It's worth him speaking to a solicitor and getting some letters written perhaps for him, which should help him do a deal with them which gets him out of there quickly with the best possible pay-off.

Customer: Yes I agree. He is ill and I have never seen him depressed I think it is because he put his life into his work and was so happy there but this has dented his pride and he thinks the office are talking about him as he has a good reputation
tdlawyer :

You can't gag people really, so there is probably little he can do about what they're saying, but he might be able to agree a reference and perhaps a statement to the workforce about the reason for him leaving.

Customer: He said I do not know how to prove my innocence as he is not having an affair or taking unlawful money but they are asking him to do this
tdlawyer :

If he is depressed and ill, and cannot work, then he is unlikely to be fit to even engage in addressing their questions at all. Again, speak to the doctor about this.

tdlawyer :

But you don't have to prove innocence, the employer has to show that they have reasonable basis for believing he has done the things he is accused of.

Customer: Yes that I understand but I still do not understand legally is it his requirement to prove his innocence if his employer is making a false accusation
tdlawyer :

No, he doesn't have to prove his innocence.

tdlawyer :

The employer has to prove his guilt.

tdlawyer :

In simple terms.

Customer: Ok thanks so if they accuse him legally what must they do to take the matter further given that only informal discussions have taken place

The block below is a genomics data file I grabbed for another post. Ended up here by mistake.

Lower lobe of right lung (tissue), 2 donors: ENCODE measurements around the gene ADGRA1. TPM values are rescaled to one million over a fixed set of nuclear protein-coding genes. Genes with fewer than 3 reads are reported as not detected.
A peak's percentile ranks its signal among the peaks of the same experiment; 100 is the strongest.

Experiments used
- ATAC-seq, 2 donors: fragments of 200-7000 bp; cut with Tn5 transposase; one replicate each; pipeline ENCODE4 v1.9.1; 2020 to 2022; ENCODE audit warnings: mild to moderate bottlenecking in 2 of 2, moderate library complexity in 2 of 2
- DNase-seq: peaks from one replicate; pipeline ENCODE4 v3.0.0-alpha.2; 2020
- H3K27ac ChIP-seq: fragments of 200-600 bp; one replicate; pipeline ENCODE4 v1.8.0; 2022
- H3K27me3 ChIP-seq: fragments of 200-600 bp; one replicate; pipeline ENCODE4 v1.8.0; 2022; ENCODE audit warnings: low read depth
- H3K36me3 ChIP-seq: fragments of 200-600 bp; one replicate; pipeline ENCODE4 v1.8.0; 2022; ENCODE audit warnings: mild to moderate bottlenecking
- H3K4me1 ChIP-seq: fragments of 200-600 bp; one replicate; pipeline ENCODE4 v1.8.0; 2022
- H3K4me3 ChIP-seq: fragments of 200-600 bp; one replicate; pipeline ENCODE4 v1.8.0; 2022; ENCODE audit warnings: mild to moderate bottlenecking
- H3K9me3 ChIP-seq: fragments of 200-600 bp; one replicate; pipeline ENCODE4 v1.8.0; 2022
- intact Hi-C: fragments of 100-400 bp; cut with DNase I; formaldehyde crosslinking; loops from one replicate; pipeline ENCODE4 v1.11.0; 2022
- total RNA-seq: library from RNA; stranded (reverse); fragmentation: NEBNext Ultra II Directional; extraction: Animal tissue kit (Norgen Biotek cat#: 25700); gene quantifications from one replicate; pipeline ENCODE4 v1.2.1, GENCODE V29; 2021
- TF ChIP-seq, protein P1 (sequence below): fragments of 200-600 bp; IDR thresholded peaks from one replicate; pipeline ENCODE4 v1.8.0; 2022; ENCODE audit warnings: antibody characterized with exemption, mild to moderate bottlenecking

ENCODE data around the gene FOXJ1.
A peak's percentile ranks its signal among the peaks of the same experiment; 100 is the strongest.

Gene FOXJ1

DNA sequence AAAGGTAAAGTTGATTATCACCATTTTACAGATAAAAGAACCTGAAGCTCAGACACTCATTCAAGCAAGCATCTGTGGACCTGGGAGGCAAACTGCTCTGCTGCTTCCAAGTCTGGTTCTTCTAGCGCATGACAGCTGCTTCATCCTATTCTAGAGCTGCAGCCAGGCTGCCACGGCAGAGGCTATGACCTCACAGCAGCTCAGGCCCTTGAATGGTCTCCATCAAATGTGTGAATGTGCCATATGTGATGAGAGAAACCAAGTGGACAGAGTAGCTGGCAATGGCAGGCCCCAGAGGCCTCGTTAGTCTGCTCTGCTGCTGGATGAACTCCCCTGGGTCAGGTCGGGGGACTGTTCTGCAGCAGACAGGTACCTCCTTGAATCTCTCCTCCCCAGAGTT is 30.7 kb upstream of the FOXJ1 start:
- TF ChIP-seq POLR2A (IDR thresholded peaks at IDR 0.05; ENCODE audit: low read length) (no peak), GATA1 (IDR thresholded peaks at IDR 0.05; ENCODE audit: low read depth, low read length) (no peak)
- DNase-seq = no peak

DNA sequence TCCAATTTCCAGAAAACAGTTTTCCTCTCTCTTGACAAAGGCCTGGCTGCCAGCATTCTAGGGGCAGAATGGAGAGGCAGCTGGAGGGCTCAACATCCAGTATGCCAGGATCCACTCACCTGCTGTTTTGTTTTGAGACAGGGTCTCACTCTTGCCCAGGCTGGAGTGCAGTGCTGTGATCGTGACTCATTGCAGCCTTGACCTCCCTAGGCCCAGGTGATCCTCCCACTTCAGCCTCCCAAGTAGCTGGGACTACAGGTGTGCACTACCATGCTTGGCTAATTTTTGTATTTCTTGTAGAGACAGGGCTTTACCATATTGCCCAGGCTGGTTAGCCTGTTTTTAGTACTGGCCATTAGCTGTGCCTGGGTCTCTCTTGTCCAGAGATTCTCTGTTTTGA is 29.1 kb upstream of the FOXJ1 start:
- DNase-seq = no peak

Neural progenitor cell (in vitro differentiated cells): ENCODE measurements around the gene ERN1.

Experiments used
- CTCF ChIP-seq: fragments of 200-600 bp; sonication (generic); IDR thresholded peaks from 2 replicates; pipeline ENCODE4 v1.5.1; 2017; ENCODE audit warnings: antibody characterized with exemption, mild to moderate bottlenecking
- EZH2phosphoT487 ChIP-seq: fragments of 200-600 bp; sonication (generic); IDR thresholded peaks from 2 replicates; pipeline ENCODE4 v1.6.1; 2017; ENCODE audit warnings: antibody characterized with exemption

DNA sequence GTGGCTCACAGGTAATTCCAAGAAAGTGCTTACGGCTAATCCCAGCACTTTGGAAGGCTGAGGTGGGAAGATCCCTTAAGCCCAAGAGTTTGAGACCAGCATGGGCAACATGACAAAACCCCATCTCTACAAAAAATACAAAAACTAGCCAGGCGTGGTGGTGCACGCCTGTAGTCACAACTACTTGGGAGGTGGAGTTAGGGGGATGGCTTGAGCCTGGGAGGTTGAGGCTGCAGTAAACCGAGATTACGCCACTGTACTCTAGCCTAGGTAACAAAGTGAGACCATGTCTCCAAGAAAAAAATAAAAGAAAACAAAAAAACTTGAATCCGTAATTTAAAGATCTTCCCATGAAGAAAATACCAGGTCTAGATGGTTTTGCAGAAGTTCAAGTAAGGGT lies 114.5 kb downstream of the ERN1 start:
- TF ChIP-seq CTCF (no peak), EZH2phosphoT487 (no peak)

tdlawyer :

All they can do is dismiss him. But they will no do that if he is off ill and leaving soon anyway.

tdlawyer :

It would be stupid of them to do that.

tdlawyer :

Because they make the claim against them (if he did pursue it!) easier.

Customer: Gosh you have put our minds at rest
Customer: I really want to appreciate what a great service you have provided and what good deeds you have done
tdlawyer :

Thank you very much!

tdlawyer :

Good luck to you both.

tdlawyer :

Please remember to rate the service for me before leaving :)

Customer: An excellent service. If my brother should require more advice how can he come back and speak to you?
tdlawyer :

Just come back and post a question marked for my attention.

Customer: I will definitely rate this service. Thank you so much have a lovely evening. Sorry will this chat be sent to my email address so I can forward it onto my brother?
tdlawyer :

I can ask customer services to email it to you once you've left the chat (as if I do it before, it will cut you off).

Customer: Ok that's great I will rate you now. Thanks so much and good night.